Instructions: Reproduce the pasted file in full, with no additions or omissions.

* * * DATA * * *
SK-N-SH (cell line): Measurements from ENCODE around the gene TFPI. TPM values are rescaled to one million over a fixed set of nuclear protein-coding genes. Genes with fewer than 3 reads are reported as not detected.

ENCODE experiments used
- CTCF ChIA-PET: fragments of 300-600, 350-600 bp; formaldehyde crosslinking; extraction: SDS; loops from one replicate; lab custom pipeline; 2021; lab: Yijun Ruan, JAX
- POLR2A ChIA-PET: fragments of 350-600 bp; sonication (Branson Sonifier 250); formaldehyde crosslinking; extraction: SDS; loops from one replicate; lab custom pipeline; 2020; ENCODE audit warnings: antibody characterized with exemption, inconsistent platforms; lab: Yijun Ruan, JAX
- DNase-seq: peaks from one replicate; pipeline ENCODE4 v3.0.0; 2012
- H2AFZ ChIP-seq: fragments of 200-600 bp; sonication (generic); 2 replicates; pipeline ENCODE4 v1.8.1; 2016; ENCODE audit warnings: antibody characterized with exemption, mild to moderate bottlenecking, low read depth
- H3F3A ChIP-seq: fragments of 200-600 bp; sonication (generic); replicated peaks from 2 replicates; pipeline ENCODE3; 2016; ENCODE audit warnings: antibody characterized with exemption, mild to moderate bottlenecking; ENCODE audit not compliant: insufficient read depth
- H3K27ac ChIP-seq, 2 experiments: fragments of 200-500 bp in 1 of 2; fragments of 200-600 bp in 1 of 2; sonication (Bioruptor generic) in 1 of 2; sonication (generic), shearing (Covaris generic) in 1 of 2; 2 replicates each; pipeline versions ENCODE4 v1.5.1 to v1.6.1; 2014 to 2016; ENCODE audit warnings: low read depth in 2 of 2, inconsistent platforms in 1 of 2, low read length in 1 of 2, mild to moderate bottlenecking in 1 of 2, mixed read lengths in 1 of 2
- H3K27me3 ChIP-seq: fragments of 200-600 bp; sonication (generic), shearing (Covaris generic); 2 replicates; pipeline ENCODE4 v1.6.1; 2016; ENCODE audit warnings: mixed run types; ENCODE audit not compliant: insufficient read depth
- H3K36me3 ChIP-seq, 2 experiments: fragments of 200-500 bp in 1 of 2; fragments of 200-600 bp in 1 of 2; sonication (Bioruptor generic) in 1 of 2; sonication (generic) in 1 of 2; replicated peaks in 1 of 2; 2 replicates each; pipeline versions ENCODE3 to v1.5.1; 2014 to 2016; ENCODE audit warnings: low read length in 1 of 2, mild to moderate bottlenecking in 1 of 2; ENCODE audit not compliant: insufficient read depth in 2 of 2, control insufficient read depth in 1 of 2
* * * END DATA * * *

SK-N-SH (cell line): Measurements from ENCODE around the gene TFPI. TPM values are rescaled to one million over a fixed set of nuclear protein-coding genes. Genes with fewer than 3 reads are reported as not detected.

ENCODE experiments used
- CTCF ChIA-PET: fragments of 300-600, 350-600 bp; formaldehyde crosslinking; extraction: SDS; loops from one replicate; lab custom pipeline; 2021; lab: Yijun Ruan, JAX
- POLR2A ChIA-PET: fragments of 350-600 bp; sonication (Branson Sonifier 250); formaldehyde crosslinking; extraction: SDS; loops from one replicate; lab custom pipeline; 2020; ENCODE audit warnings: antibody characterized with exemption, inconsistent platforms; lab: Yijun Ruan, JAX
- DNase-seq: peaks from one replicate; pipeline ENCODE4 v3.0.0; 2012
- H2AFZ ChIP-seq: fragments of 200-600 bp; sonication (generic); 2 replicates; pipeline ENCODE4 v1.8.1; 2016; ENCODE audit warnings: antibody characterized with exemption, mild to moderate bottlenecking, low read depth
- H3F3A ChIP-seq: fragments of 200-600 bp; sonication (generic); replicated peaks from 2 replicates; pipeline ENCODE3; 2016; ENCODE audit warnings: antibody characterized with exemption, mild to moderate bottlenecking; ENCODE audit not compliant: insufficient read depth
- H3K27ac ChIP-seq, 2 experiments: fragments of 200-500 bp in 1 of 2; fragments of 200-600 bp in 1 of 2; sonication (Bioruptor generic) in 1 of 2; sonication (generic), shearing (Covaris generic) in 1 of 2; 2 replicates each; pipeline versions ENCODE4 v1.5.1 to v1.6.1; 2014 to 2016; ENCODE audit warnings: low read depth in 2 of 2, inconsistent platforms in 1 of 2, low read length in 1 of 2, mild to moderate bottlenecking in 1 of 2, mixed read lengths in 1 of 2
- H3K27me3 ChIP-seq: fragments of 200-600 bp; sonication (generic), shearing (Covaris generic); 2 replicates; pipeline ENCODE4 v1.6.1; 2016; ENCODE audit warnings: mixed run types; ENCODE audit not compliant: insufficient read depth
- H3K36me3 ChIP-seq, 2 experiments: fragments of 200-500 bp in 1 of 2; fragments of 200-600 bp in 1 of 2; sonication (Bioruptor generic) in 1 of 2; sonication (generic) in 1 of 2; replicated peaks in 1 of 2; 2 replicates each; pipeline versions ENCODE3 to v1.5.1; 2014 to 2016; ENCODE audit warnings: low read length in 1 of 2, mild to moderate bottlenecking in 1 of 2; ENCODE audit not compliant: insufficient read depth in 2 of 2, control insufficient read depth in 1 of 2